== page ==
As an ‘official' troop type, Dragoons did not appear until 1618. However, infantry had been using horses to get from point A to B in combat for ages, so while the ‘official' troop type wasn't designated until 1618, there definitely were people doing the job before then (in fact, this is exactly what kozaky did).
Starting in 1618, Dragoons were organized officially as a troop type, and were assigned green as their color.
In the muster rolls of the armies of Poland and Lithuania, the terms ‘ Racowie' (Serbian) and ‘ hussar' or ‘ gussar' appear in the mid 1400s [note: Hussar/Gussar are both Hungarian]. When you think of the grand Polish husaria , in their expensive and flashy winged armor, it is easy to forget what the root word really meant robber! It's also interesting to note that ‘robber' implies a ferocious fighter that would strike fast and hard. That implication must certainly have been on the mind of King Bathory, when he re-formed the husaria in that image.
One thing to remember as you develop your hussar kit, is that they were drawn from the richest and most fashion conscious sections of the Commonwealth. As such, hussar banners were horrendously expensive to raise, even with the hussar footing the bill for his own kit. In fact, this high price tag was the main reason the Commonwealth kept those unruly cossacks around – they were a lot cheaper to raise and maintain.
It's easy to see why the hussars get the press, and the bulk of attention from re-enactors and re-creators alike – the hussars have got the bling. So as you build your hussar kit, whenever you can, make sure that all of your gear looks expensive and pretty, because the ostentatious display of wealth, in both dress and weapons, was meat and drink to the hussars.
The First Polish Hussars. The first hussars of the Commonwealth were light cavalry in a support role to the ‘traditional' heavily armored knights, and were formed just before 1500. You can see that documented in the painting of the battle of Orsza in 1514. They served not only the Commonwealth, but also show up in woodcuts describing their service to the Holy Roman Empire of Maximilian I (figure 8). Looking at these images, you can see how the Jagiellon Kings had drawn upon the light, hard hitting Turkish Spahi and Deli as well as the Hungarian and Serbian hussar in the creation of their own cavalry (in fact, some Serbs did serve the Commonwealth).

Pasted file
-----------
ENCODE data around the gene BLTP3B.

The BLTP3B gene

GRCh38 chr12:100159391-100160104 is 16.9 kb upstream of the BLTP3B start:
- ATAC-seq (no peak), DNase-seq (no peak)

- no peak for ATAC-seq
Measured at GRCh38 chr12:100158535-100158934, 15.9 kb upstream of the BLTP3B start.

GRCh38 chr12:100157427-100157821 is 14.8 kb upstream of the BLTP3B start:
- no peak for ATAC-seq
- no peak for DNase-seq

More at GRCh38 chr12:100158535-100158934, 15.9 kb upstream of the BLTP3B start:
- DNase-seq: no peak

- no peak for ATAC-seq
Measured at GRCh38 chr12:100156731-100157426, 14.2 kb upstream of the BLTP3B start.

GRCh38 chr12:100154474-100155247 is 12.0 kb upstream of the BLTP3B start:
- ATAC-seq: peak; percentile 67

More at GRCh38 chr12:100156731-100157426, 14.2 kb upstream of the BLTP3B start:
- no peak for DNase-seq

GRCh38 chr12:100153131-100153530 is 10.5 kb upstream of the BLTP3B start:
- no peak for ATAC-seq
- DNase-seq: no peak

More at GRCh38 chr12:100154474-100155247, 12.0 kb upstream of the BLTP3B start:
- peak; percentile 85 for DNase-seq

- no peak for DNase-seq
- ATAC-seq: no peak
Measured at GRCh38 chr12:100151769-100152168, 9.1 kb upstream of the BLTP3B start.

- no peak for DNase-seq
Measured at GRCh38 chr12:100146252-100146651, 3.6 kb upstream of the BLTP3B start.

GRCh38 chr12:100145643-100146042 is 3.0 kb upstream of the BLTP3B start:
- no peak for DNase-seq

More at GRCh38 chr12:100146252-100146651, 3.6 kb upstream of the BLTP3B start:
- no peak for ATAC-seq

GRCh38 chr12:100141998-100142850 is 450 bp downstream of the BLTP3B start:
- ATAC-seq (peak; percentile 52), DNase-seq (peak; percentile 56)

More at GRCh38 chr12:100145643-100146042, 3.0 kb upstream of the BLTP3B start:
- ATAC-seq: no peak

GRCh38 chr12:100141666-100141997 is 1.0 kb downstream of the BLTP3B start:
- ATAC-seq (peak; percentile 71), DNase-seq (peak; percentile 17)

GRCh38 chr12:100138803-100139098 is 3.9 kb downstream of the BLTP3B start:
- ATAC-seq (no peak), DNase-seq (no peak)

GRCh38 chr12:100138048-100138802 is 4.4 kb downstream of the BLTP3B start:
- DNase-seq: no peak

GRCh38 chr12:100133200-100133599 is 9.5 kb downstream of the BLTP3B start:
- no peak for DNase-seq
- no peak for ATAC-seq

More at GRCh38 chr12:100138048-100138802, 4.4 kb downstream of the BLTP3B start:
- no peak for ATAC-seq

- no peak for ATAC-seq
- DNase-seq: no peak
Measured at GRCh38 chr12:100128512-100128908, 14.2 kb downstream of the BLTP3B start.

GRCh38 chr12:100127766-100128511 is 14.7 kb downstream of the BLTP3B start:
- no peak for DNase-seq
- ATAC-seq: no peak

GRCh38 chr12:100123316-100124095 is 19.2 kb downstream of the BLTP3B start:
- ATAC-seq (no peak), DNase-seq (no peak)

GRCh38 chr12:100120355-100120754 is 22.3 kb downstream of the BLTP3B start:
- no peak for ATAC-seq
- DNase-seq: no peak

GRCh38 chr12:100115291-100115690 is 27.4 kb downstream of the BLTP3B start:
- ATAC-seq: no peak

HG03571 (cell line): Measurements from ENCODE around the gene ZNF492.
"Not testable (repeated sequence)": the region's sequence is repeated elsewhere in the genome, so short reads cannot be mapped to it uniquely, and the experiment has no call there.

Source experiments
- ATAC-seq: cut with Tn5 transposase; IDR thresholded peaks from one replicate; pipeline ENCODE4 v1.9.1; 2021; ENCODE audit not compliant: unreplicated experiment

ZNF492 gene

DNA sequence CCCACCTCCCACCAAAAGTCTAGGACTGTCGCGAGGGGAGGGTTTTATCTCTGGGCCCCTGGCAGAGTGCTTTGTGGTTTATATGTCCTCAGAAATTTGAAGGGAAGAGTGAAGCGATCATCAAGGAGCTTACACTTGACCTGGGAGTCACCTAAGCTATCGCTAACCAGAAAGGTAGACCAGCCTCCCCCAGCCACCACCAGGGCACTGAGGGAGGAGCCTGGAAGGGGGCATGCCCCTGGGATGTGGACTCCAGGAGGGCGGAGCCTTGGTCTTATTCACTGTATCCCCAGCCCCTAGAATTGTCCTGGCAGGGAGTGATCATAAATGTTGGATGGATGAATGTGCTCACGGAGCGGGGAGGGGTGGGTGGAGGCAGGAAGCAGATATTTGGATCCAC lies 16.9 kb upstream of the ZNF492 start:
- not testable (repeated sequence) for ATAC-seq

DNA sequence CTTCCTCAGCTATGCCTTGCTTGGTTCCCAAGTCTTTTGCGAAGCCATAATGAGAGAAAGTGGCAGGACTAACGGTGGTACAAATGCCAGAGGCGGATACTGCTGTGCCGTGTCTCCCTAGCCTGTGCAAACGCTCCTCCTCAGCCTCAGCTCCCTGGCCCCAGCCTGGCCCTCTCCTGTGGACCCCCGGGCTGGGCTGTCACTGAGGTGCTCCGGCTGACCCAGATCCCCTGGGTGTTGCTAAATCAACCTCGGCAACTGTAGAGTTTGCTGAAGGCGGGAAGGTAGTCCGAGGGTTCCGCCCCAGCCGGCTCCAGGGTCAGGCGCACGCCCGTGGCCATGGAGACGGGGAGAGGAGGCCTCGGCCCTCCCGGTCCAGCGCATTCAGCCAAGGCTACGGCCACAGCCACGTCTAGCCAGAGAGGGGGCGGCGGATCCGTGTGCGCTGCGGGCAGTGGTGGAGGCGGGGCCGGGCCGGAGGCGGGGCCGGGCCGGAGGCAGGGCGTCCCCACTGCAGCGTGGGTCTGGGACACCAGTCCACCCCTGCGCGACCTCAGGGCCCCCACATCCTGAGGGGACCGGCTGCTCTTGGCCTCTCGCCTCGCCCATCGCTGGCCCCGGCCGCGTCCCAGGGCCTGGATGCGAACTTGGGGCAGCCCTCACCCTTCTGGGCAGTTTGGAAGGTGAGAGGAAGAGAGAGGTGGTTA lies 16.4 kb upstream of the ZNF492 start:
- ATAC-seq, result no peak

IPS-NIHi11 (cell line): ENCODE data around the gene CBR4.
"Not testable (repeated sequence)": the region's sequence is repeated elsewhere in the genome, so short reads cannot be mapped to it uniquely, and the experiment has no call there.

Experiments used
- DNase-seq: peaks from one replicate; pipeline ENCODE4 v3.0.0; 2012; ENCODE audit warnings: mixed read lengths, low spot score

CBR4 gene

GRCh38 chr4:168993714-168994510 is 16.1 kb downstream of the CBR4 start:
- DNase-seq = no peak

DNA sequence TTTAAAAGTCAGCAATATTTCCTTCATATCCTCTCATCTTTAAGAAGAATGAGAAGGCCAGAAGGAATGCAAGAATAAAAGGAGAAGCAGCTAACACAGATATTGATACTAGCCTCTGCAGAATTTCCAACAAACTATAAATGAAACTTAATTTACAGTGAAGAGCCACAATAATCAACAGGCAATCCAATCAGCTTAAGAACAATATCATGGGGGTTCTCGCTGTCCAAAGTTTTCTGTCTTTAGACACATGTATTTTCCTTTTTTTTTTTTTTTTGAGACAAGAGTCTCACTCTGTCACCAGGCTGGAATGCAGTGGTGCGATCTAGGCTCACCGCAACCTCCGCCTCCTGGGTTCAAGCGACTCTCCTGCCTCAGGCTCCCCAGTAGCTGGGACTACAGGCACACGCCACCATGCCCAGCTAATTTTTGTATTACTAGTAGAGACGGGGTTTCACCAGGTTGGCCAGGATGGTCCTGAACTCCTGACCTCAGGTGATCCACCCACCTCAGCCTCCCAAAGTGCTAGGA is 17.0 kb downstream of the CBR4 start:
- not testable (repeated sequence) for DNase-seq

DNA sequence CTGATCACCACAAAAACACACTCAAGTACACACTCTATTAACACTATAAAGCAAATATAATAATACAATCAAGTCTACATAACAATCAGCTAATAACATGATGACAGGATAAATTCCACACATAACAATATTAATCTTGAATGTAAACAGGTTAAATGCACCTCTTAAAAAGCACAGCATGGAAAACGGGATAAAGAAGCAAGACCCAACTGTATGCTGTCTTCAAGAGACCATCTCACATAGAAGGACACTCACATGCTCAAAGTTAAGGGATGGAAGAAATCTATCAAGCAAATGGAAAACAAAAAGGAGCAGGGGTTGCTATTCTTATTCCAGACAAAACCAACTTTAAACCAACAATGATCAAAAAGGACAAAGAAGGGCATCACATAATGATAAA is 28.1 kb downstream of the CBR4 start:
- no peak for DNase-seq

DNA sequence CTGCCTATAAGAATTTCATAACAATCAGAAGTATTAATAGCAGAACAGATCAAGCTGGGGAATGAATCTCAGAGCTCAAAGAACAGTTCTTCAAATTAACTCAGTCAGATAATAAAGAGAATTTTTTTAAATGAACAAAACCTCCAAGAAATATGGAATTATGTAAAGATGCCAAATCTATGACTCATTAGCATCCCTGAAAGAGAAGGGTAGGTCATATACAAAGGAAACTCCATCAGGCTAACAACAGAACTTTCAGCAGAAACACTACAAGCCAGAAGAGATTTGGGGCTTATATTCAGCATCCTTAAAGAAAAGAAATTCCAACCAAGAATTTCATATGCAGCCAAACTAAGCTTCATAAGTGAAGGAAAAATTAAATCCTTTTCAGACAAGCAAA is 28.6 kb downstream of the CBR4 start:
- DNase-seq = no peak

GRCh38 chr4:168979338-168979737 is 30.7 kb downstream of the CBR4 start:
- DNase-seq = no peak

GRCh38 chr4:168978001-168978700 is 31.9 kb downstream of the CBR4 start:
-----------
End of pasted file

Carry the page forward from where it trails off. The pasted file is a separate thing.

Fig 8: Engraving from Theurdank or Weisskunig, Maria Gutkowska – Rychlewscha, Historia Ubirow, 390.
The Orsza husaria are shown using the Hungarian-style hussar shields, and seem to be wearing Hungarian giermak coats and magierka hats of a dark colored felt. They already are shown with the Szabla, which would remain their standard weapon until the modern day.
King Bathory instituted a series of reforms in the 1570's that standardized the types of equipment used by the husaria. These reforms broke the ‘heavily armored horseman' tradition the Commonwealth inherited from Western Europe, striking an effective balance of armor, speed and firepower. As previously mentioned, this was to meet the challenge of fighting in vast, flat expanses cut with rivers. Thanks to Bathory, the husaria adopted their characteristic szyszak or kapalin helms and Hungarian style steel breastplates of overlapping plates, over mail hauberks (typically waist length). The kapalin helm looks very similar to chapeau de fer helmets, but with an aventail of overlapping plates, while the szyszak clearly shows its roots in Persia or Turkey (figure 9).
Fig 9: Early Hussar. Brzezinski, Polish Armies I, 7.
These changes can be seen in the appearance of the husaria on the Stockholm Roll. A comrades ' poorer retainers would usually wear the kapalin helms with blackened armor (done to prevent rust), while the wealthy hussar would wear the szyszak helm, ornamented as richly as they were able to manage. Shortly after Bathory's reforms, in the 1590s the shield was abandoned for good.